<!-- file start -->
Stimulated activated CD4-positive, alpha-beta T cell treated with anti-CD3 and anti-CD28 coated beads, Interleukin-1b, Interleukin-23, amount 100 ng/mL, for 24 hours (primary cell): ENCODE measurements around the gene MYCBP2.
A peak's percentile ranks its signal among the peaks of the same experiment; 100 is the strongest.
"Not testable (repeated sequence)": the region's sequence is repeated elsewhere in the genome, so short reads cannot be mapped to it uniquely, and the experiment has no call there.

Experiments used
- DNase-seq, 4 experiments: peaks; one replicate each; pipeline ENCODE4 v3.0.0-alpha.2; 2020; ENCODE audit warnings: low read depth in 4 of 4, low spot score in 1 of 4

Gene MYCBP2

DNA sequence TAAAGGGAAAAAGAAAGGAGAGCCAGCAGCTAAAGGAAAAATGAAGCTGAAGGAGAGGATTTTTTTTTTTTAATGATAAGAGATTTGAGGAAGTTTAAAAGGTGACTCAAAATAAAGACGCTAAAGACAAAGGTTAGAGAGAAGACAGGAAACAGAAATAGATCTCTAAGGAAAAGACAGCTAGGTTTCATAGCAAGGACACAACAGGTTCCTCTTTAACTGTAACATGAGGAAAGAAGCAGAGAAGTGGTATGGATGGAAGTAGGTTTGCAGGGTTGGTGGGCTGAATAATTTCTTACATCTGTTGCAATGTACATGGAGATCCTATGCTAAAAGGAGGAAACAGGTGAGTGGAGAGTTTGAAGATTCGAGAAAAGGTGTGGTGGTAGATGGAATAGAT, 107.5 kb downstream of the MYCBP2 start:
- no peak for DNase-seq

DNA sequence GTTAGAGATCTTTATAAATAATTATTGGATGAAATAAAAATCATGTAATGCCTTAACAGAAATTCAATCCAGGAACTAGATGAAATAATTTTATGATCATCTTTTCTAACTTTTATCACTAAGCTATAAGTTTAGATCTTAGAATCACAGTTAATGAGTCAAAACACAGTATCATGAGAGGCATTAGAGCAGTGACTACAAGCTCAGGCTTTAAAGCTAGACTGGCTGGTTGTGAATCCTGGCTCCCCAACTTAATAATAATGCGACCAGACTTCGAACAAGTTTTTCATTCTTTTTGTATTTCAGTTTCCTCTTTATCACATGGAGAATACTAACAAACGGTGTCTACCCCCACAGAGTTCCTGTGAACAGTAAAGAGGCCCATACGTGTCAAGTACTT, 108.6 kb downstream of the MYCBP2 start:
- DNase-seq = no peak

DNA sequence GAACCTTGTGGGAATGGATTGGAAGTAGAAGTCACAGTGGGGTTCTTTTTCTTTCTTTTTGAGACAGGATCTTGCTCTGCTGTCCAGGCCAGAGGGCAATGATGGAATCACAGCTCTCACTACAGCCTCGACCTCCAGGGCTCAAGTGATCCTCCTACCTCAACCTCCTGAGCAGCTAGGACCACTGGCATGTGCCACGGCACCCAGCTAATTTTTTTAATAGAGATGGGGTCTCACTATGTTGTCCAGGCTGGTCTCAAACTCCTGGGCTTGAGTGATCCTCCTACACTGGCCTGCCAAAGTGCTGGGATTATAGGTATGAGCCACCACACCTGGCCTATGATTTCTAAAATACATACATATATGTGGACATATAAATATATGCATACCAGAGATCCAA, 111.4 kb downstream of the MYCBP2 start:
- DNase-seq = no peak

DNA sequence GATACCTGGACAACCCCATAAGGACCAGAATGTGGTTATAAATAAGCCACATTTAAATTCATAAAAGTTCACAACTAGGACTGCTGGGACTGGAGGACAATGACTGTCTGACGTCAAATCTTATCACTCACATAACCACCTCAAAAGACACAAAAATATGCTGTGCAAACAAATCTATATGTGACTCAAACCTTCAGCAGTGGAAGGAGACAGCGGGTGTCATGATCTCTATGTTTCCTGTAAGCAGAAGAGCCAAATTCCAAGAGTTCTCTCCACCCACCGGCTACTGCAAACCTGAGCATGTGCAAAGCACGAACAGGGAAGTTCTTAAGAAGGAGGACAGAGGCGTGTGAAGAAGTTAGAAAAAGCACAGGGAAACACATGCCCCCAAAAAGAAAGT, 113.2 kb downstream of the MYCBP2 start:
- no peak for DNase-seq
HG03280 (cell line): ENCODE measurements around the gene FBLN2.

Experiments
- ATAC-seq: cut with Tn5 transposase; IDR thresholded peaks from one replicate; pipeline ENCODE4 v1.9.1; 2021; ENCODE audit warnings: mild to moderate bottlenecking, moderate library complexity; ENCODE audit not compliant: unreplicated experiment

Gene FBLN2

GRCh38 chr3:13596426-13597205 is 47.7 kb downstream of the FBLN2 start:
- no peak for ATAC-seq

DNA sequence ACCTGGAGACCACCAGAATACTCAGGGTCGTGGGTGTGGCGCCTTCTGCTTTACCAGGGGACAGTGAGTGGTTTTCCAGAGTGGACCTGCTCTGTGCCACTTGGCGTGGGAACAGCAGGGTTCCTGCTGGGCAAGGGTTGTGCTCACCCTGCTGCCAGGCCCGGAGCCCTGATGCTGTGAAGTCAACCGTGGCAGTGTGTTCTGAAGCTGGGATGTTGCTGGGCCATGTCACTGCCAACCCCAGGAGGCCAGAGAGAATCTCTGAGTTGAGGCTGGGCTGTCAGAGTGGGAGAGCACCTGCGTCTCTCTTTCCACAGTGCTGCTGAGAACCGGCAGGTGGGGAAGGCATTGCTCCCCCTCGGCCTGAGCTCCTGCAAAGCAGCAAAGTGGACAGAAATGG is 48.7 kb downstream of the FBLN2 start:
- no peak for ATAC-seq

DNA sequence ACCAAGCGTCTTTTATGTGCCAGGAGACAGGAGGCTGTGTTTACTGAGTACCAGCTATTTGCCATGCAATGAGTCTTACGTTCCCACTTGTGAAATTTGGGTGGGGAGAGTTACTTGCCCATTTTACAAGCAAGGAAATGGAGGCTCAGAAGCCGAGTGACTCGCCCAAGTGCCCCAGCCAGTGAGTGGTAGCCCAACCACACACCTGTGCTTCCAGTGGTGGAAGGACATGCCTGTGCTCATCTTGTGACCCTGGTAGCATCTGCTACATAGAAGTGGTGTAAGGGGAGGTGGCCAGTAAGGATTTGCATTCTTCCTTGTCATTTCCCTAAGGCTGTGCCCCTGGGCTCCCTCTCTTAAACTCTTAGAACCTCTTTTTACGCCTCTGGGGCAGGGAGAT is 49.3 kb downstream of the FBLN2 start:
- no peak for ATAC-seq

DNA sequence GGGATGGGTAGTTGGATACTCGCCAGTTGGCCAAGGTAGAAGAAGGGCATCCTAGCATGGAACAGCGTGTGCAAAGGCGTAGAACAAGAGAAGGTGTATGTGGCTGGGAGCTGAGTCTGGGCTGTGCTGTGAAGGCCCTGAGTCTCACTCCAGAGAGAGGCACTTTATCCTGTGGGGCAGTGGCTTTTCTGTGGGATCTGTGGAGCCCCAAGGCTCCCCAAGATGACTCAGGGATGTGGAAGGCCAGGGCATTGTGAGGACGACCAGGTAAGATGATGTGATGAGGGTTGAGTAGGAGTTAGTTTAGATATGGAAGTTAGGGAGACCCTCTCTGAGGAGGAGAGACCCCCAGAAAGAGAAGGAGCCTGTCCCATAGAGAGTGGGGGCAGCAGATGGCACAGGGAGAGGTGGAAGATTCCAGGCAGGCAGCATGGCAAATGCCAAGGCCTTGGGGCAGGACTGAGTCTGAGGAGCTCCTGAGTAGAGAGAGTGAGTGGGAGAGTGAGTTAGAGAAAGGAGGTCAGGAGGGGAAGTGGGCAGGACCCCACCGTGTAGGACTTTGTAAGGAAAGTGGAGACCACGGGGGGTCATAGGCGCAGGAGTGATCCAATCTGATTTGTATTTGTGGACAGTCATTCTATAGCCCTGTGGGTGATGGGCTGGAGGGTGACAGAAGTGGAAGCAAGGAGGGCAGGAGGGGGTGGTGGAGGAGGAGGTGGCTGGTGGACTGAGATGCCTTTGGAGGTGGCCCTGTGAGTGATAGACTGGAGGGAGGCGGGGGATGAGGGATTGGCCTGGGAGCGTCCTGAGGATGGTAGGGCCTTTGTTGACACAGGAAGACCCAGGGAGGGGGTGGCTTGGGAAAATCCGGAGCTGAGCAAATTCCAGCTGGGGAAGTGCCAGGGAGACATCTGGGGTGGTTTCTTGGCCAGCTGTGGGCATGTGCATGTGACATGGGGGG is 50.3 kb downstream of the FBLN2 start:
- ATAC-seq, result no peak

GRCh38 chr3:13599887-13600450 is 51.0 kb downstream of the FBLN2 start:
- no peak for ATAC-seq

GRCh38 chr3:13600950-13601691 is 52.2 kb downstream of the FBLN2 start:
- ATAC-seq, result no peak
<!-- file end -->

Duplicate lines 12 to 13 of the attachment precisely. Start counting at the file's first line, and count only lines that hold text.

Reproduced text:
- DNase-seq = no peak

DNA sequence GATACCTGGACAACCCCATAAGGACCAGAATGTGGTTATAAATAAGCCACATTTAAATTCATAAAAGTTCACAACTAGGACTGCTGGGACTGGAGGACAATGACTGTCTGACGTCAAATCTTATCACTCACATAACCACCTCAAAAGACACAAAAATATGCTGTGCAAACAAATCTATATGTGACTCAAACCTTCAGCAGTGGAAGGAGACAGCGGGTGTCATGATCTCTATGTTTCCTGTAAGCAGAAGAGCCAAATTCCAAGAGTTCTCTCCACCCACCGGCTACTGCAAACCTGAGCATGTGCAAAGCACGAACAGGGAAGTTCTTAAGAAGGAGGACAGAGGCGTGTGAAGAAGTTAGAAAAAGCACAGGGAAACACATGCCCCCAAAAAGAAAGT, 113.2 kb downstream of the MYCBP2 start: